I taught three students today. This is the typical number of students I have in one day. Sometimes I add in one more, but three is a good number, as it fits well with their school schedules and my “done by 6:00” plan.

I was thinking today about what a former student told a colleague of mine some years back. “She’s good, but she’s strict.”


I was surprised to get that comment from the adult student, as I never thought I was all that tough on that particular individual. But yes, I can be strict. I actually have to work at not being too strict too frequently, although I will always be demanding.

I also try to balance the demanding stuff with a bit of fun. Today I demonstrated the power of music by showing a student the “Scary Mary” YouTube video:

And of course I try to get students to really embrace the oboe. What can beat the sound of an oboe. I mean, really, what better instrument is there?!

Well … English horn. Okay. There’s that. 😉

A really smart guy I know has left a few comments to this entry, so do check those out!

Cory Doctorow has a 23+ minute video that includes some thought-provoking words. I will have to listen again to really wrap my head around it and see what I think. He suggests (around 14:45) that most artists have never made a living making art. Discouraging or just truth?

He also says these things:

  • 10:30 The purpose of copyright law can’t be to ensure that this person gets rich or that person gets rich … the purpose of copyright law needs to be creativity itself.

  • 13:28 Technology giveth and technology taketh away. The point of copyright shouldn’t be to say that the way that we started making money for musicians in 1930 will be the way that we continue to make money for musicians in 2030 It should be that we ensure that we have the maximum number of musicians making the maximum amount of music that reaches the largest possible audience.

I’ve never read anything of Mr. Doctorow’s, nor had I seen his site before; a friend alerted a group I’m in to this video, so I checked it out, especially because the quote that my friend sent to us was about the “maximum amount of music” quote. (I did notice there wasn’t anything about quality in that quote. Perhaps it went without saying that the music should be of high quality? Or perhaps it’s just that quality is in the eye ear of the beholder?)

In any case, some might read the quote or hear him talk and be ready for a fight. Me? I honestly am still pondering.

Do I make a living? I don’t know! What is “a living”? I’m married, and my husband has a full time job. So it’s always difficult for me to figure out if I could survive on my own as an oboist. I think I could. I’d be a rotten, rotten waitress.

10. March 2009 · Comments Off on MQOD · Categories: Quotes

Classical music is going to be extinct by the end of the 21st century. There…I said it. I, as a classical musician, get to listen to all my colleagues whine and complain about the lack of jobs and the lack of interest in classical music anymore. I just sit back and watch them and wonder how they don’t see why this is happening. We have totally lost sight of the fact that we play for an audience, and audiences like to not feel like they are stupid. They like enjoying the music not trying to figure it out. I hate how musicians nowadays make themselves to be this elite group of people that are way above everyone else. Just because we have training doesn’t mean we have to write music that only we can understand. Musicians need to get back in touch with their roots and realize that we need to reconnect with the audiences. A musical performance should be an interaction between the performer and the audience, and not some display of elitism that leaves audiences feeling inferior and stupid!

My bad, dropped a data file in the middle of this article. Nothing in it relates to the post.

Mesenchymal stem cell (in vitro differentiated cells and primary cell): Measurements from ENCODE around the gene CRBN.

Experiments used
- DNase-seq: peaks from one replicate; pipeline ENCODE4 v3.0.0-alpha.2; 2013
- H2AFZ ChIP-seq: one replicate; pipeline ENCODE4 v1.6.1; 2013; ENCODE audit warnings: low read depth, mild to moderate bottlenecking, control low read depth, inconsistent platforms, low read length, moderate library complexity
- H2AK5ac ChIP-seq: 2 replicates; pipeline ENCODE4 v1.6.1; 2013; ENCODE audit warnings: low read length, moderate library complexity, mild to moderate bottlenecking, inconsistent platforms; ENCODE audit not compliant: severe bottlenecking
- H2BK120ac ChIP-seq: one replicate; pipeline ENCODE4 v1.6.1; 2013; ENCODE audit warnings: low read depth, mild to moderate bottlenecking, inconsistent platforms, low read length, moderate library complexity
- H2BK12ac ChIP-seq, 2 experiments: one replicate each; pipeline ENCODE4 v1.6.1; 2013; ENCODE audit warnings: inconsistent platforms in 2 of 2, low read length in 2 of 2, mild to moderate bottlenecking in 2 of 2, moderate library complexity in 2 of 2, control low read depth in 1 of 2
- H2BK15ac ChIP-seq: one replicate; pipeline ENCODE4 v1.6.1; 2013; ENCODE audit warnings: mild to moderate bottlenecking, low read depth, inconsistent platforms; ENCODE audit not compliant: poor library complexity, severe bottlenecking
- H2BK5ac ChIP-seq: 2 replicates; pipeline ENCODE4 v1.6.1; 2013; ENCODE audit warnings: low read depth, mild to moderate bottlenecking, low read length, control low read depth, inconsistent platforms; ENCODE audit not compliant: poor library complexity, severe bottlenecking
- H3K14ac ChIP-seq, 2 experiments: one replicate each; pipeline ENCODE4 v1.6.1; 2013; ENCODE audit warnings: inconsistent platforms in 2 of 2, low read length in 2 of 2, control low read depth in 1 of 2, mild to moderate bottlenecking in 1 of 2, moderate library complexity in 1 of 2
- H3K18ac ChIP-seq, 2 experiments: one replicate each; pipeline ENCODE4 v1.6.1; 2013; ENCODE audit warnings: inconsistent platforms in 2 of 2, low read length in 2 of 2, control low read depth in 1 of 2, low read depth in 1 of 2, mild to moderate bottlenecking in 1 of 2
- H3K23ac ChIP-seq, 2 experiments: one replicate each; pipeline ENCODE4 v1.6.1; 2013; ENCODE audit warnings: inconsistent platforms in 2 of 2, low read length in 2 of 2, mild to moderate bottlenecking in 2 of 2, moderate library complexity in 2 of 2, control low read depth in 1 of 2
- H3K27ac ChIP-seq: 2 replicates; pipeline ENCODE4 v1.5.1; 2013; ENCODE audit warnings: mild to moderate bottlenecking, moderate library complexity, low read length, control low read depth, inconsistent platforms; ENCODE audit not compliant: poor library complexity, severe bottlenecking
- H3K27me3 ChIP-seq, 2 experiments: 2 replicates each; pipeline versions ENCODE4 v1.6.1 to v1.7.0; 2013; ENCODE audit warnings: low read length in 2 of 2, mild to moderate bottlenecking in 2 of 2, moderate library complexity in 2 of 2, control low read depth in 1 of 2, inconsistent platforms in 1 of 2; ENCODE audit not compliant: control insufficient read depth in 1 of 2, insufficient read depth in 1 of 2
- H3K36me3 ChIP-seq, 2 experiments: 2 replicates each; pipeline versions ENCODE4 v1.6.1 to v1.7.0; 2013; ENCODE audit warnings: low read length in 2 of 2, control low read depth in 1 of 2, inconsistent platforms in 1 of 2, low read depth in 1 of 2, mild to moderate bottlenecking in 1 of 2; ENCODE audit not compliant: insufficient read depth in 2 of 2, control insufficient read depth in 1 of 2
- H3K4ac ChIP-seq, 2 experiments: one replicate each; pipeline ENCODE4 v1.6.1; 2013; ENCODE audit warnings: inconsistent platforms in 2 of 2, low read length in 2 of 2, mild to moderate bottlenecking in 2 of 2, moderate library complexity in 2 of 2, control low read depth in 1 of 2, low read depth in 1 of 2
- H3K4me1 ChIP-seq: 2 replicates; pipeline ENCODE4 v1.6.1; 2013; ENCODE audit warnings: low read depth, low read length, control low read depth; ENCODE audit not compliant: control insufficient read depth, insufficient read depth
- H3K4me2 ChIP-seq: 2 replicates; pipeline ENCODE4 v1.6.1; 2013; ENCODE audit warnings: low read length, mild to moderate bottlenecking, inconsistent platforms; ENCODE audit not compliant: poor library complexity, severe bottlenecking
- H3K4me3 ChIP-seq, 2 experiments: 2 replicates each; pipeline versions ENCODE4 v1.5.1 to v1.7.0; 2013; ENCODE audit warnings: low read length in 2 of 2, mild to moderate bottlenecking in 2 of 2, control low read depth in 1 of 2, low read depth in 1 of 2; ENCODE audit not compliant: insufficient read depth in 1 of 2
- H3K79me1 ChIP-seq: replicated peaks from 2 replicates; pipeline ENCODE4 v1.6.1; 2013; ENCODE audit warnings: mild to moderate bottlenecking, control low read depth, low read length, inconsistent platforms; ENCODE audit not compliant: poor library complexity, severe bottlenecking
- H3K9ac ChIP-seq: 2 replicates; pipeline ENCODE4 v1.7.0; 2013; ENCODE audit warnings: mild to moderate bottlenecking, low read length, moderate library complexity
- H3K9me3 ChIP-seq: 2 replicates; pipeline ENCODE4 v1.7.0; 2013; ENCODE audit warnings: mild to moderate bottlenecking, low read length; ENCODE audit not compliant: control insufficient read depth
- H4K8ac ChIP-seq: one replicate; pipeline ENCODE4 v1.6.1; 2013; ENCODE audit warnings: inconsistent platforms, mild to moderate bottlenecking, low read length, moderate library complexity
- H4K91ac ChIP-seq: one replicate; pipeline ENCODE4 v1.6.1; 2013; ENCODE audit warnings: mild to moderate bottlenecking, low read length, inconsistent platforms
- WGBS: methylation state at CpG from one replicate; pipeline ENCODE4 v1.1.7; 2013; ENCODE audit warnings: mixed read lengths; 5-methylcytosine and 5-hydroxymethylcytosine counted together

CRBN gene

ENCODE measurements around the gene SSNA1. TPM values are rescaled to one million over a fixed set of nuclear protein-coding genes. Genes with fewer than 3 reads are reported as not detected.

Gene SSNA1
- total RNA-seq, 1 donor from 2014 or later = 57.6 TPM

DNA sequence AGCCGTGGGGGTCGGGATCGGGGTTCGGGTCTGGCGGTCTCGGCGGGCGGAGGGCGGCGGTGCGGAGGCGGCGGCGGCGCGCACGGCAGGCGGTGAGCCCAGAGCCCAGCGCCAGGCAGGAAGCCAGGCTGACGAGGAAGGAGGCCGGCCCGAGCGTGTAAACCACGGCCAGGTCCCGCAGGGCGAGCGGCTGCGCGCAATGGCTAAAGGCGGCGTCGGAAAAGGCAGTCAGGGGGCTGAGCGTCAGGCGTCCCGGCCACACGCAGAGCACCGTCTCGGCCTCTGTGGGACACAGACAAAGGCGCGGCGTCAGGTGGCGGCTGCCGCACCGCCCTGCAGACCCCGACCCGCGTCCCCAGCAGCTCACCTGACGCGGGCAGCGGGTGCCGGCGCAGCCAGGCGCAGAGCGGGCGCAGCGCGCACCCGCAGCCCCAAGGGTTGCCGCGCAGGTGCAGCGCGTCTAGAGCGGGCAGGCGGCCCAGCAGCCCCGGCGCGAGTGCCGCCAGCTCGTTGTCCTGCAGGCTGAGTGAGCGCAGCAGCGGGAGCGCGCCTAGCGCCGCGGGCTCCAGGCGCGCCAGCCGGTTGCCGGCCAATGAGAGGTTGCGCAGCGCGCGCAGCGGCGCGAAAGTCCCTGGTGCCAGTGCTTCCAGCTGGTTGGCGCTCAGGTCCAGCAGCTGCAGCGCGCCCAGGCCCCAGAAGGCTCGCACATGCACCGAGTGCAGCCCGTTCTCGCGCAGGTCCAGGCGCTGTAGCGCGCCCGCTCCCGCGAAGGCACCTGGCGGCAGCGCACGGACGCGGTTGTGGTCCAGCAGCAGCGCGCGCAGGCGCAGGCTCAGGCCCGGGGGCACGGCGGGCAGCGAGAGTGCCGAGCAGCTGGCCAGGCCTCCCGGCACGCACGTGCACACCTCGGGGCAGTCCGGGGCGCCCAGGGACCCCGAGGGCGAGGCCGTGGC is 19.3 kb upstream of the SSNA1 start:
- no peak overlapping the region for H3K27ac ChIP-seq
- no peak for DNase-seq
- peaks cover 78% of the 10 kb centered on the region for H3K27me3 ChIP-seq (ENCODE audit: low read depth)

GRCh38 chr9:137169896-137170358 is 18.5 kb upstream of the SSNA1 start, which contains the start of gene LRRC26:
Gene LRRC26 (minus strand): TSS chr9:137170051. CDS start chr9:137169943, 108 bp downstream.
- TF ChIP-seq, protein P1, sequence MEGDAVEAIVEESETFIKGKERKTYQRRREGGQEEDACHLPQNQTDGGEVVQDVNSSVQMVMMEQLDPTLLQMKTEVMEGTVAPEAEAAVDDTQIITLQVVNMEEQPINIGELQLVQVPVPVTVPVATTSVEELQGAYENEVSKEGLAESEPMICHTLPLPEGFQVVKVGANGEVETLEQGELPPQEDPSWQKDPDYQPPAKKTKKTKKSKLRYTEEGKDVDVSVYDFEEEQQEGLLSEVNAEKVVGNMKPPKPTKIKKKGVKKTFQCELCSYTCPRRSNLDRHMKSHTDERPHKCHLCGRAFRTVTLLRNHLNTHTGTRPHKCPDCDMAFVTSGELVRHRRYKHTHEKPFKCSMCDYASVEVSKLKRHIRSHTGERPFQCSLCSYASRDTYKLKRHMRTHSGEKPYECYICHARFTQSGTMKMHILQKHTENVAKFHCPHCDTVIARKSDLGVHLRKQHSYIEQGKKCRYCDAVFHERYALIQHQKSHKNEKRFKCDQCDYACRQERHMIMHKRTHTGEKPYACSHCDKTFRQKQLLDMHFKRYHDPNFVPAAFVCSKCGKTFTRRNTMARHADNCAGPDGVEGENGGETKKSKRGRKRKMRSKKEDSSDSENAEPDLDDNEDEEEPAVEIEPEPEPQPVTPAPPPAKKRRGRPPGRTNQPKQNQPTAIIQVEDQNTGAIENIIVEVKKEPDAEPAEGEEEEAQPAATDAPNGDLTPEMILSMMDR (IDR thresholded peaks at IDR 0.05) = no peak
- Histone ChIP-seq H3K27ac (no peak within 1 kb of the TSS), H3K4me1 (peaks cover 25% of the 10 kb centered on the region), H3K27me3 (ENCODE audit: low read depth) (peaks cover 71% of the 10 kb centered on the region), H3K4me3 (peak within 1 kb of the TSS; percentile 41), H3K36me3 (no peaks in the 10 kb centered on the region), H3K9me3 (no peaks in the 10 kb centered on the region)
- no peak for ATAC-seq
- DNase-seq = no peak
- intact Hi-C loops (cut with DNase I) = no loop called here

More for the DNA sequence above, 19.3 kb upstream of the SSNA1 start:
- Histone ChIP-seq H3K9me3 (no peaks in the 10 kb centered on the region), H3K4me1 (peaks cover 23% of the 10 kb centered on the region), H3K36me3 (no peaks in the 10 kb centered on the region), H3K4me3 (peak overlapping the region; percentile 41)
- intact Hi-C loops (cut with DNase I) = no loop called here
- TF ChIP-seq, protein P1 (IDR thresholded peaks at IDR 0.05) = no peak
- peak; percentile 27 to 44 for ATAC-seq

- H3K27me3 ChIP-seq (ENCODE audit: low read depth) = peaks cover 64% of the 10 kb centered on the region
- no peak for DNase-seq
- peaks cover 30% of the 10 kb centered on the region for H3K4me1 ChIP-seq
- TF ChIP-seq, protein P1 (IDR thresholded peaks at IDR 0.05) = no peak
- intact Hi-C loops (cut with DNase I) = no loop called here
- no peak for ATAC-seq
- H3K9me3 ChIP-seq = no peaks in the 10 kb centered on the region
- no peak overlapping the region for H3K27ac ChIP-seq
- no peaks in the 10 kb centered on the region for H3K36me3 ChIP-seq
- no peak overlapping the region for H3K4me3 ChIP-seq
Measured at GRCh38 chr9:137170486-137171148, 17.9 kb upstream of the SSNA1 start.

You might want to read the whole thing.

Now I’m off … gotta go get in touch with my roots.

10. March 2009 · 3 comments · Categories: TQOD

I only tip street musicians if they are in full black-metal corpsepaint garb and playing the oboe

10. March 2009 · Comments Off on I Read It Online, So It Must Be True · Categories: Read Online

And I just love it!

Now let me tell you about my most valuable discovery. Music can not only improve your overall health, it can also help you lose weight! Eating dinner while listening to Mozart helps to improve your metabolism and food digestion. When you eat while listening to the pop or rock music you automatically start eating faster. As a result you swallow bigger pieces making it harder for your stomach to digest the food.

Which inevitably leads to extra pounds. “When we listen to classical music, subconsciously you get an image of luxury, wealth and sophistication”, explains this phenomenon psychology Dr. Adrian Nort. It improves our mood, and makes us take our time and eat slowly enjoying food.

Exercising while listening to the classical music help you lose weight a lot faster than listening to loud fitness pop music. Why? Maybe because during the experiment a first group of people listening to Vivaldi music worked out on a stationary bike a half an hour longer than the group who was listening to the pop music.

Even if you are not a big fan of classical music I urge you to try it! What do you have to lose except for the ugly looking cellulite, extra body fat, and bad eating habits?

Well how ’bout that? I can feel the weight disappearing as I listen. Cool.